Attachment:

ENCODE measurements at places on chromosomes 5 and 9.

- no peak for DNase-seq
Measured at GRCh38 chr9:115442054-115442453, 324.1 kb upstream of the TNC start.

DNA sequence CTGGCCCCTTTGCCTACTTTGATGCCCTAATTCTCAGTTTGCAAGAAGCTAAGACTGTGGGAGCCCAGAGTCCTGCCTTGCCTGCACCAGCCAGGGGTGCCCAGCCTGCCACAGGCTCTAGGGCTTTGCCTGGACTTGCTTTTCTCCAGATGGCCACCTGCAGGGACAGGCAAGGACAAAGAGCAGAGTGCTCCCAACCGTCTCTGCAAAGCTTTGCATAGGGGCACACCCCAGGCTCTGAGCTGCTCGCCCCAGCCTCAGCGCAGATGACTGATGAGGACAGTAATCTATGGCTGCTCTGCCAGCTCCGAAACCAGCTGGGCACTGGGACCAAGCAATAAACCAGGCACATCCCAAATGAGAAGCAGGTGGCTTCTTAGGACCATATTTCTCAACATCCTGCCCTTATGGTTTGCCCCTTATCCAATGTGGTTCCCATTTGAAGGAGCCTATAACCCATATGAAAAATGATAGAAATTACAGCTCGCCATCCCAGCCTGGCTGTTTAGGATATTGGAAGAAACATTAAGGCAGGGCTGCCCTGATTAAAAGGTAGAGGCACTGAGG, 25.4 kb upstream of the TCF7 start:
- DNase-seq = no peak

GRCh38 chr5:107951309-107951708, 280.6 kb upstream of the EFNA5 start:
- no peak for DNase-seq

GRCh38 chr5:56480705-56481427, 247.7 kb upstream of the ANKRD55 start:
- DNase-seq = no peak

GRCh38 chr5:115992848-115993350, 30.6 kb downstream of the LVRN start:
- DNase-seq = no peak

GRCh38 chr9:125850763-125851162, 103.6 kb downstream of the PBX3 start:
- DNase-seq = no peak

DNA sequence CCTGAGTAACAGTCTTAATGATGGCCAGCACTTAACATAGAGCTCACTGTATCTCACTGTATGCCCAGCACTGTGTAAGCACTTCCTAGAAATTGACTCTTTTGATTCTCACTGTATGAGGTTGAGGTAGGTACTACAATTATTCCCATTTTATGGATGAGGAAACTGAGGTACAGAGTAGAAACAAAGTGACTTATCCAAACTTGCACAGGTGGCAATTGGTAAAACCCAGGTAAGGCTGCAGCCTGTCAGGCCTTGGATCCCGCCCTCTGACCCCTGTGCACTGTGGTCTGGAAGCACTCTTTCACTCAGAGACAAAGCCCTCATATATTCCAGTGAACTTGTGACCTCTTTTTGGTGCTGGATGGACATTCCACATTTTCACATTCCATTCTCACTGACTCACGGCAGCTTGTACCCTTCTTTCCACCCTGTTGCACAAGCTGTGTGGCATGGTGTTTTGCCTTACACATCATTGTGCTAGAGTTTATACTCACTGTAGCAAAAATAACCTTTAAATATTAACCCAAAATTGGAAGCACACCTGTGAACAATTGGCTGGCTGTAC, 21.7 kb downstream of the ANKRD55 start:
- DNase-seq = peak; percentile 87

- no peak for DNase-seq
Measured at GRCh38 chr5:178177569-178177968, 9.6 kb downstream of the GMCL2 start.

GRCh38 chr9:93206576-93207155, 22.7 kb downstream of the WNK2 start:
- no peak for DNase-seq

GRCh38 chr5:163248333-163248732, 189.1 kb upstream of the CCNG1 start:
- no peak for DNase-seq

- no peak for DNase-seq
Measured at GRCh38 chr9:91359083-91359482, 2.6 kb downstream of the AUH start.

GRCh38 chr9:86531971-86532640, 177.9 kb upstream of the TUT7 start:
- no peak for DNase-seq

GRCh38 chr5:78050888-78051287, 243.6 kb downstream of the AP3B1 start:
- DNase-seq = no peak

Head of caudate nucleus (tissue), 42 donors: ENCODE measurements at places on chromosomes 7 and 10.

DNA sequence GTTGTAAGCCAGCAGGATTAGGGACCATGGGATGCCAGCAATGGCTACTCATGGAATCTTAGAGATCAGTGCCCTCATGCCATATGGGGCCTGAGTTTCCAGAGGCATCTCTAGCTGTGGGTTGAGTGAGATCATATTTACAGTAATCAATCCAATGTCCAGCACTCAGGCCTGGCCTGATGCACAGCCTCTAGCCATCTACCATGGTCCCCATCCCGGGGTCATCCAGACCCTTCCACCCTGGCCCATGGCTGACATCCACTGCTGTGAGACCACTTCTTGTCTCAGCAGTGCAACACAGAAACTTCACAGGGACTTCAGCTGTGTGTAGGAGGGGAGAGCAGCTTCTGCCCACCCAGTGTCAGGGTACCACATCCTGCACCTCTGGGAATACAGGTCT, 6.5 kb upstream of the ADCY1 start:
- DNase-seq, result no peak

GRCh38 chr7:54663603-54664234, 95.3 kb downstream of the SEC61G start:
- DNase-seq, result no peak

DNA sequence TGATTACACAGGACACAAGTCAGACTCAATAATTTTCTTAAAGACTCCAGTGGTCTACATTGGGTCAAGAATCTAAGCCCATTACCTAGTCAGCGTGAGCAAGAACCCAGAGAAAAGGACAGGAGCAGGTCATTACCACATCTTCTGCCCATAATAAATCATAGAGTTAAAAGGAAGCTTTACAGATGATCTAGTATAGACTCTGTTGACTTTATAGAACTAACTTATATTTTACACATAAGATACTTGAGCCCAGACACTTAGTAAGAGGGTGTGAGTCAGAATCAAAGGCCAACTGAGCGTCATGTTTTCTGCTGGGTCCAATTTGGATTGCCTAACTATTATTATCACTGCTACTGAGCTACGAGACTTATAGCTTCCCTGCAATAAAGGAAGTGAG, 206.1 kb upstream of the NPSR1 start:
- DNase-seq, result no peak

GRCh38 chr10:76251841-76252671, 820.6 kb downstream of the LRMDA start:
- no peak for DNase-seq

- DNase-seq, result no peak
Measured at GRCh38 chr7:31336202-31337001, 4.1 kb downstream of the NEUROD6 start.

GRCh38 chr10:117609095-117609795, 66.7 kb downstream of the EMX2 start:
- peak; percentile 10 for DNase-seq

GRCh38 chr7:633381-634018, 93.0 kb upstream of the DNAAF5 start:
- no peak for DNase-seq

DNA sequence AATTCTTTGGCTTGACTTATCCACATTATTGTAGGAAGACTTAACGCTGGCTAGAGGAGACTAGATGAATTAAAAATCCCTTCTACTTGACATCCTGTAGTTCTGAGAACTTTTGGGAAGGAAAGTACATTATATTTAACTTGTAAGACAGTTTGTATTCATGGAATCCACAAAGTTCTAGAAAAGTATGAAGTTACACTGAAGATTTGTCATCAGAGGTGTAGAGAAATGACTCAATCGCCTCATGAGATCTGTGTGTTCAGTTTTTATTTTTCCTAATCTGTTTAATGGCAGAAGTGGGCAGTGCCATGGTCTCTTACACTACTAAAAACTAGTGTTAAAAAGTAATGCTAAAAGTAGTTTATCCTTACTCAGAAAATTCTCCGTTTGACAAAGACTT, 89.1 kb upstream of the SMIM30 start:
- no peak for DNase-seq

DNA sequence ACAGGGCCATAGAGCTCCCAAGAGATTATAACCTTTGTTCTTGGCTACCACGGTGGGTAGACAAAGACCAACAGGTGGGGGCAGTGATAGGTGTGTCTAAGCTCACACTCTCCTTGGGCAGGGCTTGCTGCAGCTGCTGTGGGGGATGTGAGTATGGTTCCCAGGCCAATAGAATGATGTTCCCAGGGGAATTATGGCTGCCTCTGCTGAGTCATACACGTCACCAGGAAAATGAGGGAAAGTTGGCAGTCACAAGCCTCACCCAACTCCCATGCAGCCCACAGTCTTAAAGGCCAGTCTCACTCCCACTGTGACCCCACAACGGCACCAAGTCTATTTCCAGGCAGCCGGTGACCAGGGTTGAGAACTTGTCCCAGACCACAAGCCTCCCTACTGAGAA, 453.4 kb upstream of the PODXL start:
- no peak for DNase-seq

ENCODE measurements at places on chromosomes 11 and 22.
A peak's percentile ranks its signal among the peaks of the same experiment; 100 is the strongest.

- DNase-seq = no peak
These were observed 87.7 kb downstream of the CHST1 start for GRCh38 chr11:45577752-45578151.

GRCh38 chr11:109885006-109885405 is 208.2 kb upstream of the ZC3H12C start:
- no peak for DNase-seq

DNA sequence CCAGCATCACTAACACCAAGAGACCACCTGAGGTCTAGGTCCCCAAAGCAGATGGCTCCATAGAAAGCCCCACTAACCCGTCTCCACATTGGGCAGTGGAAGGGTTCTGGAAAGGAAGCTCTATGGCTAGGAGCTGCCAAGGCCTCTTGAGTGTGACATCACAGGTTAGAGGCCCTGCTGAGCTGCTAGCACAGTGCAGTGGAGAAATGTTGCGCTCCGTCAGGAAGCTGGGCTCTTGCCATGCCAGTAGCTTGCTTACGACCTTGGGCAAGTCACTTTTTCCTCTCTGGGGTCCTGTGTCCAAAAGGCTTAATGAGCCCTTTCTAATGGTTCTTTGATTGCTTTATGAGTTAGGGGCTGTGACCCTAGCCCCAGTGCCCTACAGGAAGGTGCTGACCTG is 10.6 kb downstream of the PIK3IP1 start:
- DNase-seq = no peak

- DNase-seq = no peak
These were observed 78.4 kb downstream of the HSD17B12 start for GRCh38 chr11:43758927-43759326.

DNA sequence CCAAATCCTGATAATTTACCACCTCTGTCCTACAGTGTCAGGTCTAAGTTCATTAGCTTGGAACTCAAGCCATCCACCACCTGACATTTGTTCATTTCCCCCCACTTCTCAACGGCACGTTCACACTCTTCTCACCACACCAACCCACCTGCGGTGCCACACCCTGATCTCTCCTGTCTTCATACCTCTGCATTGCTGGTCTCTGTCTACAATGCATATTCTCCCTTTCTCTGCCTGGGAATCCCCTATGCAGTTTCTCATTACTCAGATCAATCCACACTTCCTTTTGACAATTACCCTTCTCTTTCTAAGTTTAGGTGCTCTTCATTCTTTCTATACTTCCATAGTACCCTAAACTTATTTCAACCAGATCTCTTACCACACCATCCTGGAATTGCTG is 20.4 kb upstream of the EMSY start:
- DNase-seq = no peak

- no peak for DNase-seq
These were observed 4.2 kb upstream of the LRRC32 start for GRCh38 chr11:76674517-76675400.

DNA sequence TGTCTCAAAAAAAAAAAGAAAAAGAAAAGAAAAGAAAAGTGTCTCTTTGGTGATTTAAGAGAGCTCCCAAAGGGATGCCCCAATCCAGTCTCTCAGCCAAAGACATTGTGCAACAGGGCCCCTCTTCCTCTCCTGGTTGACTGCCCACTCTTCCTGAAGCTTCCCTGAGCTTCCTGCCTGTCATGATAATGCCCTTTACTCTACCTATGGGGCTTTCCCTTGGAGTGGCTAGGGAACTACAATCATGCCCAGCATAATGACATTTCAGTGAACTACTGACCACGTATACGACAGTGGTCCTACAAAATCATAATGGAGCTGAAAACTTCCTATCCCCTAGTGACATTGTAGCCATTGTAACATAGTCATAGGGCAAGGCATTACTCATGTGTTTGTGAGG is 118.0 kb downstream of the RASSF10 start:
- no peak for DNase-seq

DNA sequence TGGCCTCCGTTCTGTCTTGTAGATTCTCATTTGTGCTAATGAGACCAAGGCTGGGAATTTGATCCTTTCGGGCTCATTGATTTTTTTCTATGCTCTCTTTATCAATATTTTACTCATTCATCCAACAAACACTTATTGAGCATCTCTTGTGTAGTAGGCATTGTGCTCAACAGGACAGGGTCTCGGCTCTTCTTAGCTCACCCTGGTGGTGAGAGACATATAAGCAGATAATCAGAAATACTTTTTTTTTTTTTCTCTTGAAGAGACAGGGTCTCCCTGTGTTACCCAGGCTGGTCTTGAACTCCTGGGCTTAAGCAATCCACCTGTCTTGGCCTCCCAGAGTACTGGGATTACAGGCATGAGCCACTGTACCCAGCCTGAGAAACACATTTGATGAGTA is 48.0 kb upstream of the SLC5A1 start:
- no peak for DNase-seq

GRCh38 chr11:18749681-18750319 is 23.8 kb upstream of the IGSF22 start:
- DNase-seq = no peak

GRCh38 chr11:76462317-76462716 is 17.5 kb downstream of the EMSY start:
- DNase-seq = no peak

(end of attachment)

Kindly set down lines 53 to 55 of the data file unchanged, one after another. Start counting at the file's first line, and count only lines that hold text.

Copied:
DNA sequence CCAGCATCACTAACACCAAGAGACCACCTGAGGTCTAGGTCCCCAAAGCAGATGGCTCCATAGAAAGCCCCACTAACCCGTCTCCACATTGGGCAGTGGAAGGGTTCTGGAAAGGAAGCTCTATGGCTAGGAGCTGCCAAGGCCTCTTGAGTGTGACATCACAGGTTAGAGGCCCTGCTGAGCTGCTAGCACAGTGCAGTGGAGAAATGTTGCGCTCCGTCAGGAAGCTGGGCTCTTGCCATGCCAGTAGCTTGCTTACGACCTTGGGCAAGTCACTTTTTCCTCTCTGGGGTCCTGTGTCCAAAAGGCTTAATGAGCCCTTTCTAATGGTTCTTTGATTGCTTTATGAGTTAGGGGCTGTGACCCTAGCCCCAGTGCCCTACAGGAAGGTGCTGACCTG is 10.6 kb downstream of the PIK3IP1 start:
- DNase-seq = no peak

- DNase-seq = no peak